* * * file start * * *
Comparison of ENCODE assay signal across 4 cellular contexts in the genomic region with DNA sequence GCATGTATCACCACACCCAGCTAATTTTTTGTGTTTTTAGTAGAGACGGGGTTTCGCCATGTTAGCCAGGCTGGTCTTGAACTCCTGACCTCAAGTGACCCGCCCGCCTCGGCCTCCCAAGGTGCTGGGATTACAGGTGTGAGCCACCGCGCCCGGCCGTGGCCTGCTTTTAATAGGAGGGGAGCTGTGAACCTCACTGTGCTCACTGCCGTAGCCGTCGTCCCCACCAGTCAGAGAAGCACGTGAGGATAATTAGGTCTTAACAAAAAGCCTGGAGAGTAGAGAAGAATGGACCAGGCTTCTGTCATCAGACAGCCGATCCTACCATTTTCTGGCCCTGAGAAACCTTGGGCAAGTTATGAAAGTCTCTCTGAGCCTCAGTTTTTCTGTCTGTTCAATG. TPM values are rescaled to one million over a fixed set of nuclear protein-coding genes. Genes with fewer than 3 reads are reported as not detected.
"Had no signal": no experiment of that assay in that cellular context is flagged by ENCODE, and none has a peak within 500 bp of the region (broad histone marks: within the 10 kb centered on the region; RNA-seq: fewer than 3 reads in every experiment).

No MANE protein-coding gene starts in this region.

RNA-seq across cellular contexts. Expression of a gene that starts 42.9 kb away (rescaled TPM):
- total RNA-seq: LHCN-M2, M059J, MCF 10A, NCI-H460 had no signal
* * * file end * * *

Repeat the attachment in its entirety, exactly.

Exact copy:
Comparison of ENCODE assay signal across 4 cellular contexts in the genomic region with DNA sequence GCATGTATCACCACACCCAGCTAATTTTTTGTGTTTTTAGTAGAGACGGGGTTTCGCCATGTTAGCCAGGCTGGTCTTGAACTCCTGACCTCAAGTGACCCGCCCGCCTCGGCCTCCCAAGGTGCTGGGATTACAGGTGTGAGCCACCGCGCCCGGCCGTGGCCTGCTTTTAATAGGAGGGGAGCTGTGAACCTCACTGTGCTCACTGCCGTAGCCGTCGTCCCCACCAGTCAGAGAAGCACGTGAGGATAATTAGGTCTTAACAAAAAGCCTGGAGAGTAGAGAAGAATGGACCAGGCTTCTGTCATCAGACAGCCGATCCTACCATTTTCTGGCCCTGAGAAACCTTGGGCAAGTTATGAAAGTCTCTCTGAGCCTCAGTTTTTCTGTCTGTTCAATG. TPM values are rescaled to one million over a fixed set of nuclear protein-coding genes. Genes with fewer than 3 reads are reported as not detected.
"Had no signal": no experiment of that assay in that cellular context is flagged by ENCODE, and none has a peak within 500 bp of the region (broad histone marks: within the 10 kb centered on the region; RNA-seq: fewer than 3 reads in every experiment).

No MANE protein-coding gene starts in this region.

RNA-seq across cellular contexts. Expression of a gene that starts 42.9 kb away (rescaled TPM):
- total RNA-seq: LHCN-M2, M059J, MCF 10A, NCI-H460 had no signal